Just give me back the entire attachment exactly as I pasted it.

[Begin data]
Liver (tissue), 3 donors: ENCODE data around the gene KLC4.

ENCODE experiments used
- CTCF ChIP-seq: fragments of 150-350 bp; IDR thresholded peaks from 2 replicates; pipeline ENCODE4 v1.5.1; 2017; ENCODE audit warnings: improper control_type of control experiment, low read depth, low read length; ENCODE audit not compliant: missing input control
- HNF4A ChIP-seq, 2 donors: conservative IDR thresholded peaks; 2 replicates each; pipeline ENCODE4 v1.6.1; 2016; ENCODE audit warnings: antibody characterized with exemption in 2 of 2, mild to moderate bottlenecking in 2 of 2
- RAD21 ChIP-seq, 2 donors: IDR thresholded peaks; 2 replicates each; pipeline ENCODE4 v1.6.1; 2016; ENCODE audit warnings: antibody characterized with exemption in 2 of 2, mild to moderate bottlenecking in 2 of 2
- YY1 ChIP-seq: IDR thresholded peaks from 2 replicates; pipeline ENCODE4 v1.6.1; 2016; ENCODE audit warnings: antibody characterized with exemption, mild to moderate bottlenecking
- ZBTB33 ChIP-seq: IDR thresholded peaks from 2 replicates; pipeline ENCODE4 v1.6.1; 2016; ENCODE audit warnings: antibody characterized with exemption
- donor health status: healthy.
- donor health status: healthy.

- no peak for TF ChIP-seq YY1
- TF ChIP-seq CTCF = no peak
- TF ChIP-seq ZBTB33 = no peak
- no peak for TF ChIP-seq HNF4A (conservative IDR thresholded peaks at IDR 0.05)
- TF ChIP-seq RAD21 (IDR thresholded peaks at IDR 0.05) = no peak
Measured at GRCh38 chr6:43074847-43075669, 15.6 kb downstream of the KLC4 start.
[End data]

Liver (tissue), 3 donors: ENCODE data around the gene KLC4.

ENCODE experiments used
- CTCF ChIP-seq: fragments of 150-350 bp; IDR thresholded peaks from 2 replicates; pipeline ENCODE4 v1.5.1; 2017; ENCODE audit warnings: improper control_type of control experiment, low read depth, low read length; ENCODE audit not compliant: missing input control
- HNF4A ChIP-seq, 2 donors: conservative IDR thresholded peaks; 2 replicates each; pipeline ENCODE4 v1.6.1; 2016; ENCODE audit warnings: antibody characterized with exemption in 2 of 2, mild to moderate bottlenecking in 2 of 2
- RAD21 ChIP-seq, 2 donors: IDR thresholded peaks; 2 replicates each; pipeline ENCODE4 v1.6.1; 2016; ENCODE audit warnings: antibody characterized with exemption in 2 of 2, mild to moderate bottlenecking in 2 of 2
- YY1 ChIP-seq: IDR thresholded peaks from 2 replicates; pipeline ENCODE4 v1.6.1; 2016; ENCODE audit warnings: antibody characterized with exemption, mild to moderate bottlenecking
- ZBTB33 ChIP-seq: IDR thresholded peaks from 2 replicates; pipeline ENCODE4 v1.6.1; 2016; ENCODE audit warnings: antibody characterized with exemption
- donor health status: healthy.
- donor health status: healthy.

- no peak for TF ChIP-seq YY1
- TF ChIP-seq CTCF = no peak
- TF ChIP-seq ZBTB33 = no peak
- no peak for TF ChIP-seq HNF4A (conservative IDR thresholded peaks at IDR 0.05)
- TF ChIP-seq RAD21 (IDR thresholded peaks at IDR 0.05) = no peak
Measured at GRCh38 chr6:43074847-43075669, 15.6 kb downstream of the KLC4 start.